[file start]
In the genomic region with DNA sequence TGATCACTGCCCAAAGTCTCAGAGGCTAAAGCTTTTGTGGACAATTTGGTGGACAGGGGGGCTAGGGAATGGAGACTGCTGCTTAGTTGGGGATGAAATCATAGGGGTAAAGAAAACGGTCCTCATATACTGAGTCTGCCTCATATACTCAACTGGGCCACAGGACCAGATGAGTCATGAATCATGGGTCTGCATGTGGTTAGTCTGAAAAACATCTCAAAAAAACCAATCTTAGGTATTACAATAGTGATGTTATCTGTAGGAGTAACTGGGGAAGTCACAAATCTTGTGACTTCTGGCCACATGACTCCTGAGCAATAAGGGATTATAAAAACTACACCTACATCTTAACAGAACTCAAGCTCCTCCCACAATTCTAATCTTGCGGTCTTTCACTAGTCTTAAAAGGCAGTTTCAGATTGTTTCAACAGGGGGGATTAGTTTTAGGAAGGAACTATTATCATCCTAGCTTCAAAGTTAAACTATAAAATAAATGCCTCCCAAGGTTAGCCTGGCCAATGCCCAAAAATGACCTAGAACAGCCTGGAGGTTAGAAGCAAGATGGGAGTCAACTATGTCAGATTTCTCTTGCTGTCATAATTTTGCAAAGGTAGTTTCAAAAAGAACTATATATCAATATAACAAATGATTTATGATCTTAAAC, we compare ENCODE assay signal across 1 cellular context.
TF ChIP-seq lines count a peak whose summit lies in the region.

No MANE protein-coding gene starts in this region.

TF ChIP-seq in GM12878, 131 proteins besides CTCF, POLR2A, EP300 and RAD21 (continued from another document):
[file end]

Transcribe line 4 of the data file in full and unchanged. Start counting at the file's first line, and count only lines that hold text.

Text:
TF ChIP-seq in GM12878, 131 proteins besides CTCF, POLR2A, EP300 and RAD21 (continued from another document):